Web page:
Drought this growing season has ravaged Texas' wheat crop and destroyed substantial South Texas crop production acreage, resulting in losses estimated at $316 million, Texas Cooperative Extension reports.

Hardest hit have been the state's wheat producers, who have lost $110 million this year. An additional $16 million has been estimated in wheat grazing losses.

South Texas cotton and feedgrain farmers have seen substantial losses as rainfall during the critical parts of the growing season never fell.

South Texas losses include cotton, $95 million; corn, $20 million; sorghum $60 million; and hay production, $15 million. “Corpus Christi, the Rio Grande Valley area, they are just scorched,” said Dr. Roland Smith, Extension economist.

Lack of water in the reservoirs on the Rio Grande River has water for irrigation in the Rio Grande Valley very limited, according to Extension officials.

“What water is available for irrigation is being used on higher-value crops like sugar cane and citrus, leaving most of the cotton and sorghum for dryland production,” said Dr. John Robinson, Extension economist at Weslaco.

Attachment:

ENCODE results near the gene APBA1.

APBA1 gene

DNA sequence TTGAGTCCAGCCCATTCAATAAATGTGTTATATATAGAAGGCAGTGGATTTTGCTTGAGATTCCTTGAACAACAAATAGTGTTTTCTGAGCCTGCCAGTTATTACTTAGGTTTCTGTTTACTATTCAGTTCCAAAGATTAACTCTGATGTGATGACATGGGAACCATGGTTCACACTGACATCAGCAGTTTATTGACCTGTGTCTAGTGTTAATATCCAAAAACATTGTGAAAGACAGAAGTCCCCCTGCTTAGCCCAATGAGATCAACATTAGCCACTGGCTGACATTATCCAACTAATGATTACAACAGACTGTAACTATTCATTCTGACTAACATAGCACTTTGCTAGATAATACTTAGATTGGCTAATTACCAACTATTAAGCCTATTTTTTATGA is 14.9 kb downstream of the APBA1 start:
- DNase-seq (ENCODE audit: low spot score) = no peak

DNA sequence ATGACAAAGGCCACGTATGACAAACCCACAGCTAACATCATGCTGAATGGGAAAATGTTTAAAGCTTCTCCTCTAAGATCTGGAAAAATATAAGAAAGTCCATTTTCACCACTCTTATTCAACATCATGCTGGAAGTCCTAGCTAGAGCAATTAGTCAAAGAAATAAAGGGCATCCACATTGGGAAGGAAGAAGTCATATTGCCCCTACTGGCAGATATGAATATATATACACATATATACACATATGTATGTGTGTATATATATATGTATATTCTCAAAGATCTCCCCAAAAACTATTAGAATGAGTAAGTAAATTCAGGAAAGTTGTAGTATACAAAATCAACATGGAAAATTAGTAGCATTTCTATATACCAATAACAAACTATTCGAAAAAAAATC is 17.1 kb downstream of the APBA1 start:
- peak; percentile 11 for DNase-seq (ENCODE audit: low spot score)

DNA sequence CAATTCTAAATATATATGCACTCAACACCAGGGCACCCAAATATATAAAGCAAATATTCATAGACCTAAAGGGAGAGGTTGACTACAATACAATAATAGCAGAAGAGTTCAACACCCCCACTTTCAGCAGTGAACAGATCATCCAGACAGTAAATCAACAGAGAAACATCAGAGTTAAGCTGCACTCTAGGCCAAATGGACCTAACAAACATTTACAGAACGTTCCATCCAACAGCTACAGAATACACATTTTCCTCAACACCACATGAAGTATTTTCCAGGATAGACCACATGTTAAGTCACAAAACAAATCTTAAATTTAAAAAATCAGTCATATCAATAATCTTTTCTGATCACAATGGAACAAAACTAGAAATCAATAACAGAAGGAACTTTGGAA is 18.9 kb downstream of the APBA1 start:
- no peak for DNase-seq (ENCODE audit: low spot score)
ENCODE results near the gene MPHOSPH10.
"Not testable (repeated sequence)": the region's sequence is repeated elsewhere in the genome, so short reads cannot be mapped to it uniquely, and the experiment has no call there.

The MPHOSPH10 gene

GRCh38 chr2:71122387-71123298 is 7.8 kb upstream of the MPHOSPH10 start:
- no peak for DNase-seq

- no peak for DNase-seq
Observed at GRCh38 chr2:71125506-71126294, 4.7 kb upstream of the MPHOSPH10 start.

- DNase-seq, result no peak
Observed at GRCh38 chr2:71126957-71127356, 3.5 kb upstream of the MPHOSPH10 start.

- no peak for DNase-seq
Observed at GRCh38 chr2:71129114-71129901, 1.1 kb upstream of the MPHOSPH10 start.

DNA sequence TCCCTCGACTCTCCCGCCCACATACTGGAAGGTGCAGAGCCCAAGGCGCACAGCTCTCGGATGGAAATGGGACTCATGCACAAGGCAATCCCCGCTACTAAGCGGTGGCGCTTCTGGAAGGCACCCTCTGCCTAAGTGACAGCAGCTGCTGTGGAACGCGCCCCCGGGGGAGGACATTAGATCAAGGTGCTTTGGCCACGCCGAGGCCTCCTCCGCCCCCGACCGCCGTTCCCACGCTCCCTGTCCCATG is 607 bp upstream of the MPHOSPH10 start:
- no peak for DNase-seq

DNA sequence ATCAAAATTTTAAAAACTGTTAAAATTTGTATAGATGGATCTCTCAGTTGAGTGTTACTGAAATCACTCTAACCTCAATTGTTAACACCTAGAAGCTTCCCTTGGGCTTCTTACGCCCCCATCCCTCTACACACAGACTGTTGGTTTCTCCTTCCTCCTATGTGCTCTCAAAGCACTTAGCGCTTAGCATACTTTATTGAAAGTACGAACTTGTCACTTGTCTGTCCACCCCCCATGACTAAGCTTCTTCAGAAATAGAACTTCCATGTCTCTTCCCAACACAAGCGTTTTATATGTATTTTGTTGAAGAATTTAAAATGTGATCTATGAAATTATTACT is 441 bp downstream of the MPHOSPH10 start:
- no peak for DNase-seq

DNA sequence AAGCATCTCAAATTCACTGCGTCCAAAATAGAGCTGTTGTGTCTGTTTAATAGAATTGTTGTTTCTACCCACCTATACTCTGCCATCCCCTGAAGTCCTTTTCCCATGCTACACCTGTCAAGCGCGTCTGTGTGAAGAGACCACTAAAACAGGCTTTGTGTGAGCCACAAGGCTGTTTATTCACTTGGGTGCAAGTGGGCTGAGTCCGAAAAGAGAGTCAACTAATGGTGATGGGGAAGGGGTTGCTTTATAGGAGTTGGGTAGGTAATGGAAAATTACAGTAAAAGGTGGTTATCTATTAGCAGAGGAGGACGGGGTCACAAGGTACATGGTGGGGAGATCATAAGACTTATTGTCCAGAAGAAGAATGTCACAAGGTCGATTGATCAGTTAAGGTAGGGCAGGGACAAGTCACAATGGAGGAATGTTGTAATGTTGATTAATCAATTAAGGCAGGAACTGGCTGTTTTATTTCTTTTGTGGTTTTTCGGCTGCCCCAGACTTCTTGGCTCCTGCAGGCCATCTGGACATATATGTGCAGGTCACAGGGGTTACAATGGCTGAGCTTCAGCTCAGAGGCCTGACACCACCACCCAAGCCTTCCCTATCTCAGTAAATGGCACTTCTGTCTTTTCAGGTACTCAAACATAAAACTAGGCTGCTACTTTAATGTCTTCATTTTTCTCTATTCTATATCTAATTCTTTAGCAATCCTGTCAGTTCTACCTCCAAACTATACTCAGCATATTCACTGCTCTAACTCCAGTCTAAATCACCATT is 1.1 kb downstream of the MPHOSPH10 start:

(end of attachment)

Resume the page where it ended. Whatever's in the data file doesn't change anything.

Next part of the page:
Dryland cotton and feedgrains in the Coastal Bend area have been equally scorched. Rainfall in the region for the March to May time period — a critical time for the region's agricultural crops — has been only 27 percent of normal.

“They had a decent rain on April 7, but that has been the last significant rain since then,” said Dr. Travis Miller, Extension program leader for soil and crop sciences at Texas A&M University. “The Gulf Coast, there about Refugio and below that line, they've missed rain and have gone without rain most of the growing season.”

Portions of Central Texas have been affected by drought conditions, particularly corn acreage, Miller said.

“We've had multiple calls from the Waco area asking what droughted-out corn silage was worth,” he said.

Meanwhile, of the 2.2 million acres of wheat planted last fall in the Texas Panhandle, only 700,000 acres will be harvested this year, according to the Texas Agricultural Statistics Service. Some of the wheat acres will be “grazed out” by stocker cattle, according to Dr. Steve Amosson, Extension economist in Amarillo.

However, the acreage reports indicate less than half of the acres that were harvested last year will be cut this year in the region.

Scattered rain showers through portions of Central and East Texas have given hope to the region's hay producers looking for a second cutting of hay.

“Most people have gotten one cutting of hay. and (prior to the rain) most of the pastures looked as if we were in July,” Miller said. The recent rain “might get us another cutting of hay, which would be really beneficial.”

The following are losses by commodity:

  • Wheat (statewide) $110 million.
  • Wheat grazing losses $16 million.
  • South Texas cotton: $95 million.
  • South Texas corn: $20 million.
  • South Texas sorghum: $60 million.
  • South Texas hay production: $15 million.
  • Total losses projected as of June 10: $316 million.